Finding no help either from him or from the Governor of the River Plate, he went to Corrientes, and was received almost with contumely. Then, desperate, he equipped an army of the mission Indians, and advanced to fight the Mamelucos; but they had retreated into Brazil, and were beyond his reach. Seeing that nothing was to be hoped from the Spanish Governors, he sent a box of papers in a ship going to Portugal, and laid his case before the Council of the Indies. Montoya and Charlevoix relate that the box was thrown into the sea near Lisbon by some enemy of the Jesuits, but providentially was washed up by the tide, and, being found miraculously, was taken to the King of Spain. Whether this happened as it is written, who shall say? But, in distress, when have good men (before the time of the encyclopædists) been without a miracle to sustain their cause? In the next year (1637) Father Montoya and Taño started upon their mission to Europe, and a new field was opened to Montoya in which to show his talents on the Indians' behalf.

Whilst Father Montoya was in Spain, the Provincial appointed Father Alfaro to take his place. He fell on troublous times, for the Mamelucos were preparing to attack the three remaining missions in the province of Guayrá.[108] As they were not defensible, it was agreed to evacuate them, and to retreat into the provinces upon the Uruguay. When they were just about to start from Santa Teresa, where the inhabitants of the other missions had been collected, the Mamelucos appeared just before Christmas. The Indians were driven off as slaves, and the Mamelucos, with their usual sense of humour, attended Mass as penitents on Christmas Day, with candles in their hands, and listened to the sermon in an edifying way. The priest reproached them for their cruelty, and they, after listening devoutly, gave him the liberty of two choir boys, and quietly left the church.

At length the Jesuits, rendered desperate by the perils to which the mission Indians were exposed, armed several bands of Indians and attacked the Mamelucos. But, as was to be expected, the half-armed Indians were always worsted by the well-armed and disciplined Paulista bands, and then the Jesuits took the supreme resolve to evacuate Guayrá entirely, and place the Indians in safety between the rivers Paraná and Uruguay.

Formed into three great companies, the Indians started on their second exodus. Although the difficulties were less than in the voyage down the Paraná, still, to march several thousand Indians just emerged from savagery, accompanied by their women and children, and charged with all their possessions, through a wild country, where they were exposed to the attack of a well-armed enemy upon the way, was not an easy task. Father Christobal Arenas formed them into three divisions, leading the first himself; but the Provincial seems to have done most of the organizing, for Charlevoix says that `to his courage, prudence, and inalterable kindness,' the success was due.[109]

Courage and prudence and inalterable kindness are the three virtues which have most moved the world; perhaps the last has been most efficacious, and one would hope that in the future it would be the only one of the whole three required.

Twelve thousand Indians, not counting women and children, were thus led into a territory[110] between the rivers Uruguay and Paraná, rich, fertile, and, as the distance between the rivers is not above some five-and-twenty miles, defended in some measure, and easily rendered almost impregnable.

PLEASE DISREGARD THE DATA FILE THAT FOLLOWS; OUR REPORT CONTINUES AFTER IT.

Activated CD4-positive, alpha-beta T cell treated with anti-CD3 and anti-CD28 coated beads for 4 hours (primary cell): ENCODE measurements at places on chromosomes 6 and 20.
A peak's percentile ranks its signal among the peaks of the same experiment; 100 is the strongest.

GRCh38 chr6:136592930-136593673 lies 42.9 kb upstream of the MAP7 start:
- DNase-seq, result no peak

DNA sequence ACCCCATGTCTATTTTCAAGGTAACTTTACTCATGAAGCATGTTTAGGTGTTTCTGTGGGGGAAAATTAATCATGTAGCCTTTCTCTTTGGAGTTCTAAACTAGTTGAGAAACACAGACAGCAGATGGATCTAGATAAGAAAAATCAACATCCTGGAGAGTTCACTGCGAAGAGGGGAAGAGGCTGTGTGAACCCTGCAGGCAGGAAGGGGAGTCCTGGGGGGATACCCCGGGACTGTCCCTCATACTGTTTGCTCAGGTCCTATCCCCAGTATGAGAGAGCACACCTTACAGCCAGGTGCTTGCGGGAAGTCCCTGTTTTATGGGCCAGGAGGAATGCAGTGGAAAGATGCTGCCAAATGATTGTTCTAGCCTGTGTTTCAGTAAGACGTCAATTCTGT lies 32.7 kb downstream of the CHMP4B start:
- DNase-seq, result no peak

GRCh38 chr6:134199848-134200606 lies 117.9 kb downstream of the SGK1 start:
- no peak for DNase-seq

No one can see the heart of man, and, even if God sees it, He never tells us what is there, so that we are obliged to judge of actions as we find them, and leave the search for motives to omniscients. On the face of it, the Jesuits, both those who led the Indians down the Paraná and those who headed them in this migration to the Mesopotamia between the Uruguay and Paraná, were not impelled by thought of gain; and if a Jesuit must of necessity have some dark scheme behind the smallest action of his life, these men concealed it so deep down within their souls that all the researches of their keenest enemies have not been able to throw light on it. But, even settled in their new homes, the Indians were defenceless against the Mamelucos, as it was a state maxim of the Spanish court that the Indians should never be allowed the use of guns. This was a wise enough precaution, without doubt, for the Indians of the Encomiendas, who lived amongst the Spaniards and owed them personal services; but arms for the Indians of the missions were a necessity of life. Therefore, before he started for Madrid, the Provincial impressed upon Montoya to approach the Council of the Indies and the King, and represent to them that it was impossible to guarantee the existence of the reductions against the Mamelucos unless the Indians were allowed to provide themselves with arms. So Father Montoya, though he was charged to press for various reforms, was most especially impressed upon this point. He was to tell the King that the Indians were not to be allowed to keep their arms themselves, but that they would be kept by the Jesuits, and served out to the Indians in case of an attack; then, that the arms would not cost a penny to the treasury, but be all paid out of the alms collected for the purpose by the Company; lastly, and this was a true stroke of Jesuit policy, that, to instruct the Indians how to shoot, they would bring from Chile certain Jesuits who in the world had served as soldiers. One sees them brought from the frontiers of Araucania, and from the outposts of the trans-Andean towns, half sacristan, half sergeant, instant in prayer, and yet with a look about them like a serious bull terrier — a fitting kind of priest for a frontier town, and such as could alone be found amongst the Jesuits.